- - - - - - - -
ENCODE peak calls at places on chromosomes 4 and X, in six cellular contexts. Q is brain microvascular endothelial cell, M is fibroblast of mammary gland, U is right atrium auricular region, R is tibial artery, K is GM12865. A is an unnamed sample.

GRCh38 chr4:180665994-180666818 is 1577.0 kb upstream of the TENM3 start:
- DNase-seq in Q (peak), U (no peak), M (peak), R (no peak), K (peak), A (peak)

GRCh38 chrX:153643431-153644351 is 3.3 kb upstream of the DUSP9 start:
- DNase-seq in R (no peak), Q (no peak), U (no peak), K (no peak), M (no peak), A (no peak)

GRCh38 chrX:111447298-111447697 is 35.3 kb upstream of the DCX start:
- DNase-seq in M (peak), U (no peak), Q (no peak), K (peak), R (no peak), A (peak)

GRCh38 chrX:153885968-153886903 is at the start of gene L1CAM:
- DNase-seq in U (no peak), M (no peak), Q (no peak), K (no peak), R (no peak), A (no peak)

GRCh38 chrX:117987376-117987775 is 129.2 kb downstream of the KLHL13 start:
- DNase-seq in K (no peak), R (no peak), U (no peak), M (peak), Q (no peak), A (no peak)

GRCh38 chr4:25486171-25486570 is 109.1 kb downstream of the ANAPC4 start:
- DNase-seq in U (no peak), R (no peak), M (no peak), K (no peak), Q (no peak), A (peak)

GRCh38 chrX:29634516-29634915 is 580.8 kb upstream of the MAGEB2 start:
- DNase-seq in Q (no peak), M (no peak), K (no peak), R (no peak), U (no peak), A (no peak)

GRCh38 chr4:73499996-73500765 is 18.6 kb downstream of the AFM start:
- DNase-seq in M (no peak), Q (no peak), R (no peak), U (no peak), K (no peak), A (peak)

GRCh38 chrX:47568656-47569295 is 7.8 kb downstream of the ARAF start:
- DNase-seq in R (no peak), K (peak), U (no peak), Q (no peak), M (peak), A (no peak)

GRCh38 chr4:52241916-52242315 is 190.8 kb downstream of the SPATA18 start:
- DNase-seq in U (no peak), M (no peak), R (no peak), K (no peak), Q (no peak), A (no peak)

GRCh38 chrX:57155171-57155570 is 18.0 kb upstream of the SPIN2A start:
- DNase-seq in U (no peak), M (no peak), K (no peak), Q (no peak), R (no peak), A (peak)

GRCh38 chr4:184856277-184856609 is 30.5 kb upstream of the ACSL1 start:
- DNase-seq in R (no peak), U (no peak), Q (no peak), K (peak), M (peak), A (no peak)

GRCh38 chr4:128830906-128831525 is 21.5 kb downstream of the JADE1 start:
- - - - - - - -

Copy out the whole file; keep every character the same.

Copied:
ENCODE peak calls at places on chromosomes 4 and X, in six cellular contexts. Q is brain microvascular endothelial cell, M is fibroblast of mammary gland, U is right atrium auricular region, R is tibial artery, K is GM12865. A is an unnamed sample.

GRCh38 chr4:180665994-180666818 is 1577.0 kb upstream of the TENM3 start:
- DNase-seq in Q (peak), U (no peak), M (peak), R (no peak), K (peak), A (peak)

GRCh38 chrX:153643431-153644351 is 3.3 kb upstream of the DUSP9 start:
- DNase-seq in R (no peak), Q (no peak), U (no peak), K (no peak), M (no peak), A (no peak)

GRCh38 chrX:111447298-111447697 is 35.3 kb upstream of the DCX start:
- DNase-seq in M (peak), U (no peak), Q (no peak), K (peak), R (no peak), A (peak)

GRCh38 chrX:153885968-153886903 is at the start of gene L1CAM:
- DNase-seq in U (no peak), M (no peak), Q (no peak), K (no peak), R (no peak), A (no peak)

GRCh38 chrX:117987376-117987775 is 129.2 kb downstream of the KLHL13 start:
- DNase-seq in K (no peak), R (no peak), U (no peak), M (peak), Q (no peak), A (no peak)

GRCh38 chr4:25486171-25486570 is 109.1 kb downstream of the ANAPC4 start:
- DNase-seq in U (no peak), R (no peak), M (no peak), K (no peak), Q (no peak), A (peak)

GRCh38 chrX:29634516-29634915 is 580.8 kb upstream of the MAGEB2 start:
- DNase-seq in Q (no peak), M (no peak), K (no peak), R (no peak), U (no peak), A (no peak)

GRCh38 chr4:73499996-73500765 is 18.6 kb downstream of the AFM start:
- DNase-seq in M (no peak), Q (no peak), R (no peak), U (no peak), K (no peak), A (peak)

GRCh38 chrX:47568656-47569295 is 7.8 kb downstream of the ARAF start:
- DNase-seq in R (no peak), K (peak), U (no peak), Q (no peak), M (peak), A (no peak)

GRCh38 chr4:52241916-52242315 is 190.8 kb downstream of the SPATA18 start:
- DNase-seq in U (no peak), M (no peak), R (no peak), K (no peak), Q (no peak), A (no peak)

GRCh38 chrX:57155171-57155570 is 18.0 kb upstream of the SPIN2A start:
- DNase-seq in U (no peak), M (no peak), K (no peak), Q (no peak), R (no peak), A (peak)

GRCh38 chr4:184856277-184856609 is 30.5 kb upstream of the ACSL1 start:
- DNase-seq in R (no peak), U (no peak), Q (no peak), K (peak), M (peak), A (no peak)

GRCh38 chr4:128830906-128831525 is 21.5 kb downstream of the JADE1 start: